The Fruitless Cherry in the parking strip in front of my house lifted the sidewalk and became a liability to me, as the city assumes no responsibility.
I painted warnings at the problem areas, hoping the considerable foot traffic would take notice and prevent bodily injury.
The tree was cut down and the roots ground just as it reached full bloom. It had never been more spectacular in its 43 years.
I'm relived that the sidewalk in front of my house is safe in spite of the cost.
I've been working on the curb appeal for 16 years, including eliminating the telephone pole and lines from view.
The City required me to plant a new tree, and from their list, I chose a Pin Oak. The contractor planted a Northern Pin Oak, which has subtle differences that I can live with. This is what it will look like in 60 years. I'll be 130.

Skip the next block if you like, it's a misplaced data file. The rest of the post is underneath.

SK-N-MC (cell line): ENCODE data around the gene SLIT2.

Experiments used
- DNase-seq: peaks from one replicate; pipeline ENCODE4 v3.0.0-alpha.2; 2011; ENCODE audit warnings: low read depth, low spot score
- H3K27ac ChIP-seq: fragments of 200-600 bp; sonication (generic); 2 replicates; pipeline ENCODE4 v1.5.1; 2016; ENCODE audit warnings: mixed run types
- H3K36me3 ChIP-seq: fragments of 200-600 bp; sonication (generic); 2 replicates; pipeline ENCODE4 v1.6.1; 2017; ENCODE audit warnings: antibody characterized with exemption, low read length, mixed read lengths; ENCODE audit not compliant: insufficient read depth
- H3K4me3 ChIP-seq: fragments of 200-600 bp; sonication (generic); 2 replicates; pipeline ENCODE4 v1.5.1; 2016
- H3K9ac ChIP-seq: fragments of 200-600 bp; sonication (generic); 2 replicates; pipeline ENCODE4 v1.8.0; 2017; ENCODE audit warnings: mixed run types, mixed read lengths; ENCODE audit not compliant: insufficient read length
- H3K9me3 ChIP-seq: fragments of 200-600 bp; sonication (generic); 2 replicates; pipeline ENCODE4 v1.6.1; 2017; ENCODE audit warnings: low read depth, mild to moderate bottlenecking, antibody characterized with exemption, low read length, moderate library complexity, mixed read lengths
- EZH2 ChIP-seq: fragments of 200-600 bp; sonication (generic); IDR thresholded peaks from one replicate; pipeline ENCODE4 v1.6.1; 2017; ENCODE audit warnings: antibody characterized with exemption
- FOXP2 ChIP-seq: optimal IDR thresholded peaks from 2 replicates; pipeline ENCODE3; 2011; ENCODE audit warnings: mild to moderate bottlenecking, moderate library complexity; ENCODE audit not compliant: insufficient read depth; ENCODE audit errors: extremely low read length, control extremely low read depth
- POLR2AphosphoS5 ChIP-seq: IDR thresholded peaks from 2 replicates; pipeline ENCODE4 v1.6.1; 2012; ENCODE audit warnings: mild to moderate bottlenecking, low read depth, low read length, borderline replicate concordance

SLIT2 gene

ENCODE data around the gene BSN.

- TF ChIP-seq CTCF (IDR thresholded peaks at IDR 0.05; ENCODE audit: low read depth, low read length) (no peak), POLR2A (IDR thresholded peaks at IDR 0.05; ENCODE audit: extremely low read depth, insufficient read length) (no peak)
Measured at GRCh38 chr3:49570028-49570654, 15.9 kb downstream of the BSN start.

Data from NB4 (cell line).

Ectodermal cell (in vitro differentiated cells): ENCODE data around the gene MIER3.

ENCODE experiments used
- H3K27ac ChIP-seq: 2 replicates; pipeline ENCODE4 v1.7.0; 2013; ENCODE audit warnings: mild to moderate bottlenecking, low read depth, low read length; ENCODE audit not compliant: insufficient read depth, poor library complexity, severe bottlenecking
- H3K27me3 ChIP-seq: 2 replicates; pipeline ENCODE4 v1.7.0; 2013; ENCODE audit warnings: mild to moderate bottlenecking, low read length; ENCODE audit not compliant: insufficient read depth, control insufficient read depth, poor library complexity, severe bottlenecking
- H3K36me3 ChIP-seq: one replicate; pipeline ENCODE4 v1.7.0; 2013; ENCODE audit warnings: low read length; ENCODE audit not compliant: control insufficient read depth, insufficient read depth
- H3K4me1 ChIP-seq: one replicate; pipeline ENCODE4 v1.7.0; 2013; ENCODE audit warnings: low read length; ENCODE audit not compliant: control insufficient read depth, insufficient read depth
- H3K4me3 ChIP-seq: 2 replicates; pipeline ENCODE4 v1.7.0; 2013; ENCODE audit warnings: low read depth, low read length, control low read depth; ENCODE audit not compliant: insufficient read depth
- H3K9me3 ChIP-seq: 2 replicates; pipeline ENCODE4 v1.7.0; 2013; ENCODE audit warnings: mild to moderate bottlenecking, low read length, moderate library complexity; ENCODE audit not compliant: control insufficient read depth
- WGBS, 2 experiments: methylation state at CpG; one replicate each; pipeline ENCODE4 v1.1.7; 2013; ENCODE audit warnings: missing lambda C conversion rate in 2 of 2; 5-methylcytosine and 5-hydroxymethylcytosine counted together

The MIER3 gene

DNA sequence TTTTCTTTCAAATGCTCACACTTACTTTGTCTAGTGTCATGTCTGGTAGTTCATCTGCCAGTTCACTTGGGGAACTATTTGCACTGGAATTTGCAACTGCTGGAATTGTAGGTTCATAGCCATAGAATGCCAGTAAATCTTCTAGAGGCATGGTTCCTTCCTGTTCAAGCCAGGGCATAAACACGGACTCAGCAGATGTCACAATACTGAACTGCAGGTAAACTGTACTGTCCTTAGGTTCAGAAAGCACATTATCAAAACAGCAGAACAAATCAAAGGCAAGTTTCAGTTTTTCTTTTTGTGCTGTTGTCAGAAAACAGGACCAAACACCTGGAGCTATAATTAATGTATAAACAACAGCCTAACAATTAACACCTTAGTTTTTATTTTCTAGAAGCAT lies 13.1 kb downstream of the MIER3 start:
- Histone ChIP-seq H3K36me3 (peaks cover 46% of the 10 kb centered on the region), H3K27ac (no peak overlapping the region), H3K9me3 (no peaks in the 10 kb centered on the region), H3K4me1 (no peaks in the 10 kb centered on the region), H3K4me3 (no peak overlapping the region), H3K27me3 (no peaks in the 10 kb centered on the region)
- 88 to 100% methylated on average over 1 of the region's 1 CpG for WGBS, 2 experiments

In a strange coincidence, I met the man who planted the Cherry trees along my street. While delivering a boulder from his landscape supply yard, he remarked that he had planted the trees in 1974. He told the City at the time that the trees would cause problems, but the City ignored his concerns.
While this fellow was planting the tree in front of my house and on my street, I was planting trees at Monterey Peninsula College.